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"Yeah," Burns said. "I get the idea."
Hartley Gorman College, in Pecan City, Texas, is hardly a bastion of serious scholarship. The little Baptist school is more interested in shielding its students from the evil influence of The World, The Flesh, and The Devil than in turning out future Nobelists. But its staff, by and large, is worthy of a more demanding institution; they are victims of a glutted market in PhD's and they do the best they can. So it is they who are most upset at Dean Elmore's 'secret plan' to award credit hours for 'undirected study' by 'independent scholars' - in plain words, to turn the school into a diploma mill.
Which may be why Dean Elmore, shortly after unveiling his plan, is found bludgeoned to death at his desk. It is certainly why, at his funeral, there is not a wet eye in the house.
Or so observes Carl Burns, Hartley Gorman professor of English literature, through whose eyes we see both the crime and the larger picture of this wacky denominational Texas school.
Those listeners familiar with Bill Crider's books about Sheriff Dan Rhodes of Blacklin County, Texas, knows how wryly witty this author can be; here the humor is revved up a few notches, and the resulting account of Elmore's murder, Sheriff 'Boss' Napier's investigation, Bums's well-meant meddling, and the people and doings at Hartley Gorman are the exactly-right mix of realism and wackiness to make the book a delight as well as a suspenseful mystery.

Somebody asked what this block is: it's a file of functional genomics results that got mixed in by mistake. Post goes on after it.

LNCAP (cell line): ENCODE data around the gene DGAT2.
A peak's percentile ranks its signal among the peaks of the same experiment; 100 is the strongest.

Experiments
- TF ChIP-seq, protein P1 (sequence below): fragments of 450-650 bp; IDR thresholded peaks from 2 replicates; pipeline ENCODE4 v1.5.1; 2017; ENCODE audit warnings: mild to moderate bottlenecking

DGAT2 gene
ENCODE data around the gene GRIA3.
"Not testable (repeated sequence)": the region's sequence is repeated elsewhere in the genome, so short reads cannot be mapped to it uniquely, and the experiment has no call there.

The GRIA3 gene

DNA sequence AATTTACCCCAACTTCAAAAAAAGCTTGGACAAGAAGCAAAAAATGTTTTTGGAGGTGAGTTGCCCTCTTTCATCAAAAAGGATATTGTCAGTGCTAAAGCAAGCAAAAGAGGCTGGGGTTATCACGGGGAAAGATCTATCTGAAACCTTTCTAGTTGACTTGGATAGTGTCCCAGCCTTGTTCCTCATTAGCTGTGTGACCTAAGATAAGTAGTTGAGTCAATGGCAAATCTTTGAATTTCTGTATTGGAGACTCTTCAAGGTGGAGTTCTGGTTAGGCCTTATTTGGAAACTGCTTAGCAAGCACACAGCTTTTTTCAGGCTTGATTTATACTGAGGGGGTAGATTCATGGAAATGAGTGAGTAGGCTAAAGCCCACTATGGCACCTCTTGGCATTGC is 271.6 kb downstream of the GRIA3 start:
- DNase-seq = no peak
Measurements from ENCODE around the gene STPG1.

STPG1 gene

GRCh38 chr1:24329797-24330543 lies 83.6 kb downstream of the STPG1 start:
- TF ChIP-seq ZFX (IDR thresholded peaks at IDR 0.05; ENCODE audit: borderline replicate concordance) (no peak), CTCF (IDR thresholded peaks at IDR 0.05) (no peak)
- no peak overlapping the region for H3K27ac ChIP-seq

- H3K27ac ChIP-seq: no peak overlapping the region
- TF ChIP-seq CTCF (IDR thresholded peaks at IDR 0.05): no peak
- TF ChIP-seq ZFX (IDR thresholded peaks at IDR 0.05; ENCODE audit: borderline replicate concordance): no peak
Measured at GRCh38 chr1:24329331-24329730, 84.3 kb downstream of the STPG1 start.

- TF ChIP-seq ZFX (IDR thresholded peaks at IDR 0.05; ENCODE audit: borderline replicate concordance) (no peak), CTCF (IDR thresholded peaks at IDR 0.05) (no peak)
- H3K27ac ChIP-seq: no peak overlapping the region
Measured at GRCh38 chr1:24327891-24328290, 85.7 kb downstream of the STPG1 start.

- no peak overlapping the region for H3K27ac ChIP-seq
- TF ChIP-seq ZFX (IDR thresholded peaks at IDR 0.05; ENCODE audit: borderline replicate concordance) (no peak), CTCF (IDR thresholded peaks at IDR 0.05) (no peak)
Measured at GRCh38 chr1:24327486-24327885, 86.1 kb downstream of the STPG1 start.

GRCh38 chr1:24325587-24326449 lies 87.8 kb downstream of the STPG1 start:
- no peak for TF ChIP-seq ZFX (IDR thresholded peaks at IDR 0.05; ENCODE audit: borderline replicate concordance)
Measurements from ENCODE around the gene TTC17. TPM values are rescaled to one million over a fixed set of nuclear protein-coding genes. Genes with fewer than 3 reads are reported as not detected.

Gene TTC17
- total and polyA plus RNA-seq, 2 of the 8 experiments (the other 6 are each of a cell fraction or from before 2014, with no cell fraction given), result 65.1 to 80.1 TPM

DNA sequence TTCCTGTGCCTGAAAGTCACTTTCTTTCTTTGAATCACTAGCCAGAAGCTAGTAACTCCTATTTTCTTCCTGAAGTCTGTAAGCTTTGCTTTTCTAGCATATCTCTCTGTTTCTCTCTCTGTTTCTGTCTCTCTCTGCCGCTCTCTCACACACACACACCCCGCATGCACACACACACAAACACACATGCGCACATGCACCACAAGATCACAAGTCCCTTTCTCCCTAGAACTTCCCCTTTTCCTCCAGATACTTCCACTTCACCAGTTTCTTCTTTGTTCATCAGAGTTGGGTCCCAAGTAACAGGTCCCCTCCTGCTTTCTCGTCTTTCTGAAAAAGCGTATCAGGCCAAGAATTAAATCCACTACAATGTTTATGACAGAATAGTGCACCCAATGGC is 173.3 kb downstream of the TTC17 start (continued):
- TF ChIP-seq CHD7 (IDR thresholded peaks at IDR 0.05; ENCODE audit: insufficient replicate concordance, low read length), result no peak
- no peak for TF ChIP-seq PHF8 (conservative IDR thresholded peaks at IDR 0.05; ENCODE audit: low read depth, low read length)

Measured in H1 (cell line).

Customer ReviewsMost Helpful
By Jan on 03-07-16
Murder, arson, pigeon poop, and humor?
I'd totally forgotten what a wonderful snarkfest Bill Crider's writing is! And the laid-back performance by Dean Sluyter is the perfect showcase for this form of humor. I will admit to being thankful that Sluyter did not give the performance in Southern or Texan drawl, as I often find the speech somewhat incomprehensible to my ears.
The basic tale is retro to the late 1980s on the campus of a denominational college. Carl Burns is the normally non-descript professor who discovers the body of a very unpopular dean and then gets entangled in further misadventures. A fun read whether you went to college or not. No gratuitous foul language, explicit violence, or sex.
"This audiobook was provided by the author, narrator, or publisher at no cost in exchange for an unbiased review courtesy of Audiobook Blast."
1 of 1 people found this review helpful
By Constant reader on 01-12-13
Compliments to the chef
This is a droll, amusing little mystery with a nice collection of colorful, more or less comical characters. The narrator does an especially good job of handling the varied character voices. … I wish the previous reviewer had spent one minute consulting a dictionary before attacking the narrator's pronunciation. I heard no mispronounced words. My dictionary (Webster's New World) shows three accepted pronunciations of "pecan," including PEE-kan.
2 of 3 people found this review helpful